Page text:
Community Newcomer
Posts: 6
Registered: ‎03-12-2013
Accepted Solution
My customer claims the shoes I sold her got badly damaged after wearing once.

Hello All

 

I recently sold a pair of  'used' shoes that I considered to be in 'very good condition'; there were just a few scuff marks at the front and back which I mentioned and illustrated in photographs.  The soles were completely intact.

A week after they had been received, the buyer sent me a photo of badly cracked soles of the shoes I apparently sold her and said this happened after wearing only once.

However, she did admit that she had a pair of the same shoes which she had previously worn to bits, which is why she purchased my shoes; as a replacement.

Although there is a slight chance that she is telling the truth (after all, the shoes were not new), I find it hard to believe.

 

Should I assume my customer is telling the truth and process a refund?  She hasn't asked for one yet but I am expecting her to.

 

 

Accepted Solution
Community Member
Posts: 7,217
Registered: ‎26-10-2005
Answered
in reply to ginger_fro

Hi there,

 

Was it a pair of wedges and had they been plastic boxed and in a wardrobe for a few years??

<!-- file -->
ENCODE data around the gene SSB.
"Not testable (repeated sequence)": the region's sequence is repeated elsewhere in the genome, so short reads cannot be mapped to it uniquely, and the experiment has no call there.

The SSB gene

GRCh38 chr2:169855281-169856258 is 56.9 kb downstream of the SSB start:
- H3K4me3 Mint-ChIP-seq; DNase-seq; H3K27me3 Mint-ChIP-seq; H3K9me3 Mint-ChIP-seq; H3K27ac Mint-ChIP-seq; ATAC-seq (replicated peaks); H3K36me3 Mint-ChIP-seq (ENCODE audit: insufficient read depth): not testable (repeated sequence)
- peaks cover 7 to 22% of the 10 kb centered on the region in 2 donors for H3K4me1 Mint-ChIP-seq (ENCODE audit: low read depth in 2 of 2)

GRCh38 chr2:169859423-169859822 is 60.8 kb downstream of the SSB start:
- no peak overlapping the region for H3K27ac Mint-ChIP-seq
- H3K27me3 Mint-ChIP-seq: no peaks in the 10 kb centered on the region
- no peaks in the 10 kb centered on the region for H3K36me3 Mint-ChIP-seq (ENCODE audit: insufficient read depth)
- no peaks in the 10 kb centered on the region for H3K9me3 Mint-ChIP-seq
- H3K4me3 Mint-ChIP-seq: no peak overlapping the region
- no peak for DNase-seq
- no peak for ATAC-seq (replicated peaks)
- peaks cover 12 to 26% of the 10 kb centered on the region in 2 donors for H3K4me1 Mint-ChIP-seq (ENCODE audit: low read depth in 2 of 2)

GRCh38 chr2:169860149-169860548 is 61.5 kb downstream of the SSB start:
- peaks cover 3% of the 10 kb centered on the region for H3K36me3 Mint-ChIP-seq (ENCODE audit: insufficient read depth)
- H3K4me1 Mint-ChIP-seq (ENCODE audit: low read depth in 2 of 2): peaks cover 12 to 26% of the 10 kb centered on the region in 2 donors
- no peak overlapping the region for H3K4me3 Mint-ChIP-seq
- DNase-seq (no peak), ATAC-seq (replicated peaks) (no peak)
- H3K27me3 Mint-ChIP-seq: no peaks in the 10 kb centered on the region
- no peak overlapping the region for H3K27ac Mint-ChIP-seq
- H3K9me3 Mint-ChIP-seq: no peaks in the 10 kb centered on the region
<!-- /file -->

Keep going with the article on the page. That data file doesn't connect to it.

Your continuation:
Over the years there have been a few crumbling shoe questions and like most thought it was all a bit far fetched, and the buyer must be trying it on. Until the sole on my favourite wedged mules disintegrated underneath me. They looked perfect when I put them on and 2 hours later just cracked and crumbled like cake.

 

So yes its possible the buyer is telling the truth. If they open an item not as described case they will win as the system assumes the buyers honest. You would have to pay for tracked p&p for the return and then have to refund item + original p&p. If the returned shoes were definitely not yours, you'd have to try and appeal, which is not usually sucessful

 

Is there anything on the upper that would identify the shoes as the ones you sent? You can ask for some extra pictures showing the cracked sole and a clear shot of the upper. If they are definitely your shoes, it will be a lot cheaper to just refund.

 

Its best to ask them open a case, then refund via that as ebay can keep an account of the cases theyve opened, and your refund of final value fees should be automatic.  Cases no longer count against the seller provided ebay doesn't have to take action to enforce the refund.

Other Answers: 0